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A team of researchers found a surprisingly large amount of microplastic in the air in the Pyrenees mountains in southern France. VW Pics/UIG via Getty Images hide caption

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VW Pics/UIG via Getty Images

Microplastic Found Even In The Air In France's Pyrenees Mountains

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The U.S. used to ship about 7 million tons of plastic trash to China a year, where much of it was recycled into raw materials. Then came the Chinese crackdown of 2018. Olivia Sun/NPR hide caption

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Olivia Sun/NPR

Where Will Your Plastic Trash Go Now That China Doesn't Want It?

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Around the globe, people are searching for ways to reduce plastic waste. Above: Dampalit, a fishing community in Manila Bay, can't keep up with a constant influx of trash. Jes Aznar for NPR hide caption

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Jes Aznar for NPR

Teenage sisters Melati and Isabel Wijsen of Bali have received many honors for their efforts to ban plastic bags. Above: They accept the 2017 "Award for Our Earth" from Germany's Bambi Awards. Alexander Koerner/Getty Images hide caption

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Alexander Koerner/Getty Images

How Teenage Sisters Pushed Bali To Say 'Bye-Bye' To Plastic Bags

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A curious harbor seal checks out diver Mike Weber as he and other divers pick up golf balls in the waters off the coast of Northern California. His daughter wrote a paper about all the golf balls found in the ocean from nearby golf courses. Courtesy of Alex Weber hide caption

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Courtesy of Alex Weber

Teenage Diver Finds Tons Of Golf Balls Rotting Off California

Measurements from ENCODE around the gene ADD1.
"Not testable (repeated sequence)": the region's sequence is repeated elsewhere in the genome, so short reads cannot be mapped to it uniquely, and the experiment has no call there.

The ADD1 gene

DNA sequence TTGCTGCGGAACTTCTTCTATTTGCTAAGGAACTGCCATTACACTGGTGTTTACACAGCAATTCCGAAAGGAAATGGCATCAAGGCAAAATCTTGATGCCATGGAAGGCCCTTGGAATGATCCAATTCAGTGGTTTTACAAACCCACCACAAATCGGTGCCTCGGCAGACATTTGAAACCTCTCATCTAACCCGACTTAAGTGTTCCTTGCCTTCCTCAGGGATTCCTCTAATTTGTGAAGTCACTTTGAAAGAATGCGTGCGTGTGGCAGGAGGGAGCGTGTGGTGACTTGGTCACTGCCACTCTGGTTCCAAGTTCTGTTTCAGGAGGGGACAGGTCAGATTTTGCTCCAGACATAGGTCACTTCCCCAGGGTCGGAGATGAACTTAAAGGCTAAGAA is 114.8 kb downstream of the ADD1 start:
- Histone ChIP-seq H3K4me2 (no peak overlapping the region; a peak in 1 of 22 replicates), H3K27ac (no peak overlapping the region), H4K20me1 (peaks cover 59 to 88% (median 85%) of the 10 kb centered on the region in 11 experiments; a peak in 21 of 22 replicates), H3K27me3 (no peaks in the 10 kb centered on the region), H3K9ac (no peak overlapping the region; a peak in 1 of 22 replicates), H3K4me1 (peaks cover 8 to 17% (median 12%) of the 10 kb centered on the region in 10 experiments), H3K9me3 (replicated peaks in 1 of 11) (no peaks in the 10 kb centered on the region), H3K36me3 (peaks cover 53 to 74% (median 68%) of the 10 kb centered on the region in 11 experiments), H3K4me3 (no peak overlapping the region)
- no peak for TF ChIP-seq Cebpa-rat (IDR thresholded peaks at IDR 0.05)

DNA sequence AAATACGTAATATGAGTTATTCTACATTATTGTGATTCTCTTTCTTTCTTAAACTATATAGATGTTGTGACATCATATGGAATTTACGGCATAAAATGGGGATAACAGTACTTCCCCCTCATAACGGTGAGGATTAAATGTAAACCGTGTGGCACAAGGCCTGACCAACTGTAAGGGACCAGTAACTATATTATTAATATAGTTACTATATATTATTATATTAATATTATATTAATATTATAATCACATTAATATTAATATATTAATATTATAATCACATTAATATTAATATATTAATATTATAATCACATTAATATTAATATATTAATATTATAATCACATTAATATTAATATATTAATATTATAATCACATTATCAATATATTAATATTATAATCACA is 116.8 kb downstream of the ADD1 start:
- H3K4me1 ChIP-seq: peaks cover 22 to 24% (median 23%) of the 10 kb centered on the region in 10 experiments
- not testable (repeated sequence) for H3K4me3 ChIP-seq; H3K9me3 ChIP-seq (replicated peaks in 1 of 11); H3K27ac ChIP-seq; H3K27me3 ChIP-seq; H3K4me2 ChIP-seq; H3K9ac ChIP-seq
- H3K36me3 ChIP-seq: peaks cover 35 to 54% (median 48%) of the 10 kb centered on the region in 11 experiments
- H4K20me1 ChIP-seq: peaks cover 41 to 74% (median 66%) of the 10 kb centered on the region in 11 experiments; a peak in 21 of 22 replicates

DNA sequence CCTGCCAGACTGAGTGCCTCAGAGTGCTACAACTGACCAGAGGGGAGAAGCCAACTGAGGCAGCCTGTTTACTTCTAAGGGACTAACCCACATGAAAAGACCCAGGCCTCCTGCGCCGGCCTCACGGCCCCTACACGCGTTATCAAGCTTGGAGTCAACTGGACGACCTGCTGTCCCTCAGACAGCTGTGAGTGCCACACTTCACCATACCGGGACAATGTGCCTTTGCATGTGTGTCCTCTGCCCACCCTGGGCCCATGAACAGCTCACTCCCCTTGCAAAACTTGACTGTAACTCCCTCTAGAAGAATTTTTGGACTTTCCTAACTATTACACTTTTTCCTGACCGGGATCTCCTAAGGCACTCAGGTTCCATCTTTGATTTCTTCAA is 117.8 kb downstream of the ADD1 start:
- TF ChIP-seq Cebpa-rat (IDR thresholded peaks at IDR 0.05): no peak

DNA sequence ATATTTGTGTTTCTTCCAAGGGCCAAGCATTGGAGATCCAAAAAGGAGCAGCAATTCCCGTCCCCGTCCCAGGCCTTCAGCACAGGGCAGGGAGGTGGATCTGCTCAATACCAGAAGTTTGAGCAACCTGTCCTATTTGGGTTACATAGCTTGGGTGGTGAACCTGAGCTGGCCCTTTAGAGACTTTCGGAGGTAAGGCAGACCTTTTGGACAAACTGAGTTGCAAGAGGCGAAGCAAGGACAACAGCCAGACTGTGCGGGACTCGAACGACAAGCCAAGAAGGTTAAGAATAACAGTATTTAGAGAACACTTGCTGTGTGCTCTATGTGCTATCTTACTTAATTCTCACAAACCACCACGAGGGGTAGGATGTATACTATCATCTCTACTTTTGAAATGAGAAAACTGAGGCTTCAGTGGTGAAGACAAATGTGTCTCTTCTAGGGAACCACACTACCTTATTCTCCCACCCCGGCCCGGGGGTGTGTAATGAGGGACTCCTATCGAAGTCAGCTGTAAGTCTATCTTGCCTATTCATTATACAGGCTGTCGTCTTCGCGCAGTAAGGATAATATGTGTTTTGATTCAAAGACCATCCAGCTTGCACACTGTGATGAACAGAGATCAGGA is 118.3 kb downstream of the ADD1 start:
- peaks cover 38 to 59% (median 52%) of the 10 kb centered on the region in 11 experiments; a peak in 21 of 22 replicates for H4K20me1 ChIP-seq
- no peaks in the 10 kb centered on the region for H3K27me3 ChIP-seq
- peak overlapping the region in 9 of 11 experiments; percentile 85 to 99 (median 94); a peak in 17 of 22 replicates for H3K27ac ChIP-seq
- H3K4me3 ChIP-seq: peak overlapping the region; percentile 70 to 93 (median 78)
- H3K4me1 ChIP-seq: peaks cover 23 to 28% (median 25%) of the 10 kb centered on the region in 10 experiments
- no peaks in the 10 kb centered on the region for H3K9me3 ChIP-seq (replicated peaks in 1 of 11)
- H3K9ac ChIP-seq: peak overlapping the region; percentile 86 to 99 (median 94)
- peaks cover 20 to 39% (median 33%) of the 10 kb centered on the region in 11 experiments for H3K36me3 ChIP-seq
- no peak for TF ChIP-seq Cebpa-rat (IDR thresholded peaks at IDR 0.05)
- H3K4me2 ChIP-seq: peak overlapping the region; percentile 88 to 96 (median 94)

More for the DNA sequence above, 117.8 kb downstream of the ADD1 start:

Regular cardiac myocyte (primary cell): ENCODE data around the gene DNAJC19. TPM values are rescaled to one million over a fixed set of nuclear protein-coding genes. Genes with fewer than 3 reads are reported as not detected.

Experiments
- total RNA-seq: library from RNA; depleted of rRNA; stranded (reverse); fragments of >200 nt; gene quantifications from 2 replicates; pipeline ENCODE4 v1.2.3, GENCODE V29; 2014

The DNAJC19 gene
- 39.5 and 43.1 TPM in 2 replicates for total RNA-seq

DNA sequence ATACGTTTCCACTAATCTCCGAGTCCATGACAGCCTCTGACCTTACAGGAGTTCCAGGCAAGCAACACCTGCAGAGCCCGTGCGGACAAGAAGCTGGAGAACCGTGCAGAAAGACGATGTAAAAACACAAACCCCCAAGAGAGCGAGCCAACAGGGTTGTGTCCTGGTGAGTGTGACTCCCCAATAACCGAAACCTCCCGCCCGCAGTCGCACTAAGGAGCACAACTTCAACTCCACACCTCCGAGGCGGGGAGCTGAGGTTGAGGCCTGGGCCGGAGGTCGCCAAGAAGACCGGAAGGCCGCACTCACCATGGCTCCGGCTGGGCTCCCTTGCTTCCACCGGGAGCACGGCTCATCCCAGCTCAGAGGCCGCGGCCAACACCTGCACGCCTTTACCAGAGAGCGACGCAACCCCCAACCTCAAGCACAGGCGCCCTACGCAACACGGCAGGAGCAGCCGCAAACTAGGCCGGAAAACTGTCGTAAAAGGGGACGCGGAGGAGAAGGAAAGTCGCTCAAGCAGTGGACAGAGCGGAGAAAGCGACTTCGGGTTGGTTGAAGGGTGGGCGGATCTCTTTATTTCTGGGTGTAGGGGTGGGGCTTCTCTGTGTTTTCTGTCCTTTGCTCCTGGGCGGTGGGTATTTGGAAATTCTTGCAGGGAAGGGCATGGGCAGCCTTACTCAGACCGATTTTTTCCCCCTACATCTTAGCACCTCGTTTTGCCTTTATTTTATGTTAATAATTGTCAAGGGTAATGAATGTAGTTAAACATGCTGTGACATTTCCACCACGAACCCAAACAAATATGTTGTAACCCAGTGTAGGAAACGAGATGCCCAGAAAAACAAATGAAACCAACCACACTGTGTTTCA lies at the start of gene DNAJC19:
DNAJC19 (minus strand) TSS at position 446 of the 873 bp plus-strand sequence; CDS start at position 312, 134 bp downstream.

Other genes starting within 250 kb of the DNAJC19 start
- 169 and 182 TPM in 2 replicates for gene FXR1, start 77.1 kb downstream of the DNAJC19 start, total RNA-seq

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Movement To Find Alternative To Plastic Packaging Grows In Philippines

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A Small Plastic Package Is A Big Culprit Of The Waste Filling Oceans

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Sachets like these, developed to market consumer goods to the poor, have become ubiquitous all over Asia. Jes Aznar for NPR hide caption

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Jes Aznar for NPR

A New Weapon In The War Against Plastic Waste

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Microplastics found along Lake Ontario by Rochman's team Chris Joyce/NPR hide caption

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Chris Joyce/NPR

Beer, Drinking Water And Fish: Tiny Plastic Is Everywhere

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Waste engineer Jenna Jambeck of the University of Georgia surveys plastic waste in a southeast Asian village, where it will be recycled to make raw material for more plastic products. Jambeck advises Asian governments on how to keep plastic trash out of waterways. Courtesy of Amy Brooks hide caption

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Courtesy of Amy Brooks

We're Drowning In Plastic Trash. Jenna Jambeck Wants To Save Us